Often, the subtleties of discriminator parameter programming, and the implications of such programming's effects on sensitivity and specificity are lost on caregivers (also referred to as users). As a result, caregivers typically leave the discrimination parameters and criteria at their default settings unless the patient either receives inappropriate therapies or has appropriate therapies withheld. This must be considered suboptimal practice, since inappropriate behavior must be exhibited (with potential clinical consequences for the patient) before the parameters are adjusted. In a practical sense, the caregiver is typically skilled at judging the relative risks and benefits to an individual patient of different combinations of sensitivity and specificity, but not at how to achieve that individualized optimal balance by programming.
In accordance with embodiments of the present invention, the settings of discriminators are driven by a caregiver's choice of balance of sensitivity and specificity, rather than by requiring the caregiver to choose specific discriminator settings. This allows the caregiver to program according to desired clinical outcomes and/or indications, rather than according to device-specific criteria.
In specific embodiments, there are, in essence, two defaults options presented to a caregiver, including a “primary prevention” option and a “secondary prevention” option. The primary prevention option is for use with primary prevention patients, for whom the caregiver's primary goal is to prevent sudden death yet avoid inappropriate therapies, even if that were to result in occasionally missing slower VTs unless/until they accelerated/degenerated to VF. The use of this option would result in a high specificity, with a somewhat lower sensitivity. On the other hand, the secondary prevention option is for use with patients with known arrhythmias, where the clinician's goal is to be sure to treat every episode of VT, even if this were to result in occasional inappropriate therapy deliveries (e.g., treating SVT using VT therapy). The use of this option would result in a high sensitivity, with a somewhat lower specificity.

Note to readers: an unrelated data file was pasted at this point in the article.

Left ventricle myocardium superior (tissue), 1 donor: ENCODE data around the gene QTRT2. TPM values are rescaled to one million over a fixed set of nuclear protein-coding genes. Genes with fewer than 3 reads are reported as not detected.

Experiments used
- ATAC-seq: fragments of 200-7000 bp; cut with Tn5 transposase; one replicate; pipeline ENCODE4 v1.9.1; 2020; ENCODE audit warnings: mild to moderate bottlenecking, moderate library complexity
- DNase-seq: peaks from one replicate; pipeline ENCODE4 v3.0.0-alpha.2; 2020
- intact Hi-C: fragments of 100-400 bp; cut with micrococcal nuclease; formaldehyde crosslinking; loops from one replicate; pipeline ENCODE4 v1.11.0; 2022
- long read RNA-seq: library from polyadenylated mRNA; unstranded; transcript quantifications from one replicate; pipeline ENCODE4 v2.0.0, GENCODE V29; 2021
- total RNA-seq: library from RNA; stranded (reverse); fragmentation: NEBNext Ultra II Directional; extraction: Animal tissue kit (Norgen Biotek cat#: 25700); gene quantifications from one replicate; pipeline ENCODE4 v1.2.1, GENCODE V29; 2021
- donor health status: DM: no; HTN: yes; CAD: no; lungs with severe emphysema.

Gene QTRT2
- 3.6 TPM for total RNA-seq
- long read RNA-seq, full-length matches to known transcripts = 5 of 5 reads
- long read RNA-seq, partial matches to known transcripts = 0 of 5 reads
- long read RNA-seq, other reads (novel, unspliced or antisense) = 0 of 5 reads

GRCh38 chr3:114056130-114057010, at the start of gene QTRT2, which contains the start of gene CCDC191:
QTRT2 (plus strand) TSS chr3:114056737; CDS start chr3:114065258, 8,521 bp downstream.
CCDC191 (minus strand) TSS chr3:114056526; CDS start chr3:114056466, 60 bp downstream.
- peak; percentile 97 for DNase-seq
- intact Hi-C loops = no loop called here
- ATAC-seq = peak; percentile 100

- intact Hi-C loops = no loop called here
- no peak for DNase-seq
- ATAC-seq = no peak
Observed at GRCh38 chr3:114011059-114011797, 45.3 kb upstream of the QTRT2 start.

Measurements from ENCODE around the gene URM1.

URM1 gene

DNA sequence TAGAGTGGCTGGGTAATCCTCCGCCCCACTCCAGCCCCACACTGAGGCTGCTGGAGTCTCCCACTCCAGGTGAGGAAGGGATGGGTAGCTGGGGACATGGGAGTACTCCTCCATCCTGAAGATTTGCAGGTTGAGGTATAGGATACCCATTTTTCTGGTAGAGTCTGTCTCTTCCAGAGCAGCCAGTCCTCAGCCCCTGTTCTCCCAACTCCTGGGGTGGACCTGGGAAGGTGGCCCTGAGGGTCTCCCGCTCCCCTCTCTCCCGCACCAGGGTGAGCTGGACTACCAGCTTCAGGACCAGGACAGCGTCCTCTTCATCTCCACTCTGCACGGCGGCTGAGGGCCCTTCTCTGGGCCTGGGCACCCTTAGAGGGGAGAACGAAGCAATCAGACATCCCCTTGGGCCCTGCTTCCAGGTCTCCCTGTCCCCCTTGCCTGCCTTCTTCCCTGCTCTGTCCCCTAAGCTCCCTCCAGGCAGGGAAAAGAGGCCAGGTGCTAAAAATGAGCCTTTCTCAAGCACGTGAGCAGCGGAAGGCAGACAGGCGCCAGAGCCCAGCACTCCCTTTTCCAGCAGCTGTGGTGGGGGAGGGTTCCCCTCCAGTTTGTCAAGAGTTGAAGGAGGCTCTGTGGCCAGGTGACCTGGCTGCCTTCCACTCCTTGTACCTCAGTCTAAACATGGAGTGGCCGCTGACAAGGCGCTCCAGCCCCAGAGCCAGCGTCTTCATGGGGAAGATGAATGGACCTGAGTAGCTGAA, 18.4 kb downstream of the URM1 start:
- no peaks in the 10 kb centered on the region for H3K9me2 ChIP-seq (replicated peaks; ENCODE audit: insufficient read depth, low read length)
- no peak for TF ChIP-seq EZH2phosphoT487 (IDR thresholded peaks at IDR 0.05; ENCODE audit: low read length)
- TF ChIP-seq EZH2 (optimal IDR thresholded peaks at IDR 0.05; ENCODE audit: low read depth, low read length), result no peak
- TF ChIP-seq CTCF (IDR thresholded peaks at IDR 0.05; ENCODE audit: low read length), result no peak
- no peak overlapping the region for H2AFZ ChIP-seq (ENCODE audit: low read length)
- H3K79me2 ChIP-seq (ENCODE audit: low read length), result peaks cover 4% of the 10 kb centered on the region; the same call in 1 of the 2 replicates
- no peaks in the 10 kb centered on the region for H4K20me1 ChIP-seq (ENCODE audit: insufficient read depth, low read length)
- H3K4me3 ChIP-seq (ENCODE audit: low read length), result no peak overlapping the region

Instead of having the two choices presented to caregiver labeled “primary prevention” and “secondary prevention”, the two choices presented to the caregiver can be labeled, e.g., “High Specificity/Lower Sensitivity” and “High Sensitivity/Lower Specificity”. The latter set of labels would be more descriptive of the results of the clinician's choice, while the former would be more descriptive of the clinical application of the device for the patient. In alternative embodiments, more than two choices are provided to the clinician, allowing for various degrees of balance between sensitivity and specificity. In any of the embodiments described above, the “low” and “high” sensitivity and specificity nomenclature could be replaced with sensitivity and specificity numbers.
In yet other embodiments, the clinician is presented with a continuum of choices. For example, the programmer could present the clinician with a sliding bar scale, with one extreme being high sensitivity/lower specificity and the other being lower sensitivity/high specificity, and a continuum of options in between. The slide bar can be manipulated (e.g., slid) using a physical slide bar. There can also be a representation of a slide bar visible on a display of the external programmer, and the user can use a mouse, joystick, keyboard, trackball, wheel, touch screen, or other user interface, to manipulate the slide bar.